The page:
Image permission and credit: Cheltenham Ladies' College
Fitzwilliam work list 1859 ... designed the window with the story of St Fideswide in four compartments
1860 painted the Frideswide subject in oil roughly - these cartoons afterwards were made in to a screen and Mr Birket Forster now has them
The St Frideswide window design commissioned for the Latin Chapel of Christ Church Cathedral, Oxford in 1859 and made by James Powell and Company of Whitefriars. The architects of the window who were Deane and Woodward, gave the artist incorrect measurements and consequently the cartoon had to be re-drawn by a Miss Oakman who spent 15 eight hour days reducing the design. The oils were then returned to the artist and were framed into an eight fold screen. Birket Forster, seeing the screen on a visit to Burne-Jones's studio in Great Russell Street unsuccessfully endeavored to purchase it but on Burne-Jones's move to Kensington Square in 1865 Birket Forster was able to purchase it. W Graham Robertson, who obtained the screen later from Birket Forster framed the eight panels separately as they exist today in Cheltenham Ladies College at this time Burne-Jones's insisted upon re-painting details to their disadvantage.
The four light window can be read from top to bottom and from left to right. It consists of sixteen compartments as follows:
1. St Frideswide and her companions brought up by St Cecilia and St Catherine
2. St Frideswide founding her first Convent
3. A messenger from the King of Mercier demanding her marriage
4. The King comes to take her by force and breakin g up her first Convent
5. & 6. The flight of St Frideswide to Abington
7. The King of Mercier and soldiers in pursuit
8. St Frideswide taking refuge in a pig sty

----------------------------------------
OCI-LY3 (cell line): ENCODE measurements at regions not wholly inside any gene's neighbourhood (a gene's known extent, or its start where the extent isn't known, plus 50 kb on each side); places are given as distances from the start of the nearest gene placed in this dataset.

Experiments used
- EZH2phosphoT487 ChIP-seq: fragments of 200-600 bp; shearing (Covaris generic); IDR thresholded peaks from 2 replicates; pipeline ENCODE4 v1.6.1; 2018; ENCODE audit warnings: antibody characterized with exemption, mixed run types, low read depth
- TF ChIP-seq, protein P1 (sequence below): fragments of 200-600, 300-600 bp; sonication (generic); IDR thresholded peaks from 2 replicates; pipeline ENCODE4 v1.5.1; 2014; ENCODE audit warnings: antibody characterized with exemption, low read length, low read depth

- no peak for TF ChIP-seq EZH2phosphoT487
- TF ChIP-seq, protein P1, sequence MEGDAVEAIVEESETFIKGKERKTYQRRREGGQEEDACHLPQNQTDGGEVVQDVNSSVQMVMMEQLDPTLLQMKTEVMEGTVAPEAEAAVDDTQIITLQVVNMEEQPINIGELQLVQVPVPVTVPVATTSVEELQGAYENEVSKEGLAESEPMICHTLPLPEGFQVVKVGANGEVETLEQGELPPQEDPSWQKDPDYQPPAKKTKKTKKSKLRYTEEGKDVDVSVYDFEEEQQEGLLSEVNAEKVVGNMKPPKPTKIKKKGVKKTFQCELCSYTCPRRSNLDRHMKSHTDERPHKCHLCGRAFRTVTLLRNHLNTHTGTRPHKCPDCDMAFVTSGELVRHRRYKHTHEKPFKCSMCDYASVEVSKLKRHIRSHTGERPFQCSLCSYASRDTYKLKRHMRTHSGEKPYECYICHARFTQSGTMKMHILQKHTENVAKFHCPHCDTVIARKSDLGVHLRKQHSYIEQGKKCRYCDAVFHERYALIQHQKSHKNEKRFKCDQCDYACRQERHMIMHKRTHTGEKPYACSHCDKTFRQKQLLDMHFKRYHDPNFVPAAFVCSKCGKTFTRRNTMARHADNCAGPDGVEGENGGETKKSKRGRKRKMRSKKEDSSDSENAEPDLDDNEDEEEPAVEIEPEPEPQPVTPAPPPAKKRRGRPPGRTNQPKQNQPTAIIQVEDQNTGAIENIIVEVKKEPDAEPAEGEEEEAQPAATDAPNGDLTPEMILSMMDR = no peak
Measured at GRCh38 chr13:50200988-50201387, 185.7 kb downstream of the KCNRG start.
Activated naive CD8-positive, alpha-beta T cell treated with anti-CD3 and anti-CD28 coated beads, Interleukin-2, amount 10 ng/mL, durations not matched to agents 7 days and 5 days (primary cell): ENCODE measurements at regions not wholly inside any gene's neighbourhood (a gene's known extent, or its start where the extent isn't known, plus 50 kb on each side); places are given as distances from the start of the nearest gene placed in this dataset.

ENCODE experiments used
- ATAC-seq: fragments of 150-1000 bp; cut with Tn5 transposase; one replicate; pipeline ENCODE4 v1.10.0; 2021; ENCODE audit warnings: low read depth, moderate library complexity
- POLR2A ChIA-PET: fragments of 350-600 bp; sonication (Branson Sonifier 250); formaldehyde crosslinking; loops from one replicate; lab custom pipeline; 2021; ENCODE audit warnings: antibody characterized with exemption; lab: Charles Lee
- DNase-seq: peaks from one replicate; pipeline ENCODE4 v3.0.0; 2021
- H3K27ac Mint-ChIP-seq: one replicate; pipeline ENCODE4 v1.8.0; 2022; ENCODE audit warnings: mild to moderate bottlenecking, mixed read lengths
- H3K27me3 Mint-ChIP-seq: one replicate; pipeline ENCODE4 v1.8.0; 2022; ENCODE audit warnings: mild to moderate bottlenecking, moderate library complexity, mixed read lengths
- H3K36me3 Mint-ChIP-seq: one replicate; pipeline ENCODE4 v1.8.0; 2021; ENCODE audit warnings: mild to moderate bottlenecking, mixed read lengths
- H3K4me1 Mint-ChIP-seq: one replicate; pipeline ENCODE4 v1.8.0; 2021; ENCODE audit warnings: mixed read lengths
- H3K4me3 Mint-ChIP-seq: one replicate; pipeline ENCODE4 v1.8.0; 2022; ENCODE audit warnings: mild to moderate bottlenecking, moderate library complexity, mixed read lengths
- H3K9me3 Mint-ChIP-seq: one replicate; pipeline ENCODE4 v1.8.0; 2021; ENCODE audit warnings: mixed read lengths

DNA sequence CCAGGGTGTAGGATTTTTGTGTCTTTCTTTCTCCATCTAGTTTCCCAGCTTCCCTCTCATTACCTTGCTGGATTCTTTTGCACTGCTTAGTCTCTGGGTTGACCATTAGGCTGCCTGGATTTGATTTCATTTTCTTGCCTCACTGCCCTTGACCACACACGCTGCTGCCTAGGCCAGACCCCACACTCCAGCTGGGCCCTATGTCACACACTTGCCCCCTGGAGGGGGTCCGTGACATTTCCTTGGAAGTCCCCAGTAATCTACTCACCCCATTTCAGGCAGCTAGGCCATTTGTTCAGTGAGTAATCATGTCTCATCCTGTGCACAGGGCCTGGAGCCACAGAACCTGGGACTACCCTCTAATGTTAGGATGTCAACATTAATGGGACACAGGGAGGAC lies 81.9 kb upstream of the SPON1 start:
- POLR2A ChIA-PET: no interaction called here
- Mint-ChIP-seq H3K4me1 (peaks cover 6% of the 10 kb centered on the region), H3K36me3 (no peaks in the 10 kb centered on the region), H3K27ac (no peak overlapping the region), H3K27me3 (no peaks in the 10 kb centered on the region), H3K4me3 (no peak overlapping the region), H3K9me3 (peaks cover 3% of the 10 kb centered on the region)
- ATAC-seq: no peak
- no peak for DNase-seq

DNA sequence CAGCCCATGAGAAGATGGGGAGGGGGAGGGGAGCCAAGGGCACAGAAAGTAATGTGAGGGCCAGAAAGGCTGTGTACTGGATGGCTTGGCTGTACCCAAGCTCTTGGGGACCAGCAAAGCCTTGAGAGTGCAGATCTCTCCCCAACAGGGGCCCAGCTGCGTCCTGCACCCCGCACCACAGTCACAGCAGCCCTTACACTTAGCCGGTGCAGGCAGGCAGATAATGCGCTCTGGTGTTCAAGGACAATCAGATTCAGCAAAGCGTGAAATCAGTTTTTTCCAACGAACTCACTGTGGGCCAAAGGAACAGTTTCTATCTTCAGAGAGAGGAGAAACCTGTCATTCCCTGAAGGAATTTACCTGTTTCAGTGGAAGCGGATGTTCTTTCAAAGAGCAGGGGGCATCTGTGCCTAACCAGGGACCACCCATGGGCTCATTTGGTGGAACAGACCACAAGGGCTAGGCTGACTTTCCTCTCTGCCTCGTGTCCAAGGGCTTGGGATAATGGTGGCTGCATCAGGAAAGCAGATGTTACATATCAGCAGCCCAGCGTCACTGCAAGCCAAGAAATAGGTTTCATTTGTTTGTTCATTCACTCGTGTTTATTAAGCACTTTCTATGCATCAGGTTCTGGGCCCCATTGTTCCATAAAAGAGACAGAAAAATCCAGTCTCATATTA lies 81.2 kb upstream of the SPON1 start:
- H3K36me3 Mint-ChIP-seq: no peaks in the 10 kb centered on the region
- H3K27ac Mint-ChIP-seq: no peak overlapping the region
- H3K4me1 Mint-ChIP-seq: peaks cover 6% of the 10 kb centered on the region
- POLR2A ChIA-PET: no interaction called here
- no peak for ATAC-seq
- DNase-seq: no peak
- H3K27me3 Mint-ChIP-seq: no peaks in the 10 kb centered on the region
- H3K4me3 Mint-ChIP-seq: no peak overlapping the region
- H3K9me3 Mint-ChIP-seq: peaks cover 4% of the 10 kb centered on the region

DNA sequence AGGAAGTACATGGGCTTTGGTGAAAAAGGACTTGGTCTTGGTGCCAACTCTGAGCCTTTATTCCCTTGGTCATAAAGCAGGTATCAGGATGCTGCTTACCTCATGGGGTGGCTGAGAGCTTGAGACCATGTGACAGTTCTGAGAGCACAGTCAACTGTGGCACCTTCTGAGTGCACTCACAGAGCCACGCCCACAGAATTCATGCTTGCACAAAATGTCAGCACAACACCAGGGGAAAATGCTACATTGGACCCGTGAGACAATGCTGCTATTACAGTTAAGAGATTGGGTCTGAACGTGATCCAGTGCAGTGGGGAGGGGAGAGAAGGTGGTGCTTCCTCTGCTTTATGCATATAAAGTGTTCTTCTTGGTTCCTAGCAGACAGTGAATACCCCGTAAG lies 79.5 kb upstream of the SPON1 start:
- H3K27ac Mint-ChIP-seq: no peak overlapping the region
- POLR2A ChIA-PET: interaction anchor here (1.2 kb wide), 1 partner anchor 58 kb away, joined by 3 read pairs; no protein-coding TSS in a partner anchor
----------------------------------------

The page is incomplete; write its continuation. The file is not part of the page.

9. The Flight of St Frideswide to Binsey
10. The King of Mercier in pursuit
11. St Fideswide founding her new Convent in Binsey
12. Her merciful deeds
13. The return of St Fideswide to Oxford
14. The Siege of oxford by the King of Mercier
15. The King of Mercier struck blind
16. The death of St Fideswide
In this large undertaking Burne-Jones drew upon a number of sources amongst other Carpaccio's The Life of Ursula in the Scola di Sant' Orsola, Venice Academy which he visited in 1859.
Unlike the technique that he developed later with Morris and Company, all the designs for Powell 1857-1860 were made in oil, indicating the colours he recommended. Later this task was left to William Morris.
Painted in 1859; retouched ca. 1890
In the same year he designed The Good Shepherd (cat. no. 4),
Burne-Jones designed a three -light window for Powell and
Sons for the dining hall at Saint Andrew's College, Bradfield,
Kent (fig. 4). Depicting Adam and Eve after the Fall,
Building the Tower of Babel, and Solomon and the Queen of
Sheba, the window continues the use of large-scale figures
defined in blocks of color, a method also employed for a design
of the Annunciation (ca. i860) at Saint Columba, Topcliffe,
Yorkshire, Burne-Jones's only work for the firm of Lavers and
Barraud. 1 For two much more substantial commissions from
Powell's in 1859 and i860, he adopted a style closer to his own
work in ink and watercolor, adding brilliant color to narrative
panels filled with incident and numerous figures. A series of
scenes from the life of Saint Frideswide, the city's patron saint,
was chosen for a window in the Latin Chapel at Christ Church
Cathedral, Oxford, then under restoration by Benjamin
Woodward (1815-1861), the architect of the Oxford Union
Society, who may well have encountered the young Burne-Jones
during the mural campaign in the summer of 1857. As the focus
of a similar restoration of a major medieval church, Waltham
Abbey in Essex, a Tree of Jesse design for the east window was
commissioned through the architect William Burges
(1827-1881); by the time a section of it was shown by Powell's
at the International Exhibition held at South Kensington in
1862, Burne-Jones had transferred his allegiance to the firm
founded by his friend William Morris the previous year. 2
According to twelfth-century sources, Frideswide, the
daughter of the Saxon King Didan of Oxford, was leading a
virtuous life in charge of a nunnery founded by her father
when Algar, King of Leicester, demanded her hand in mar-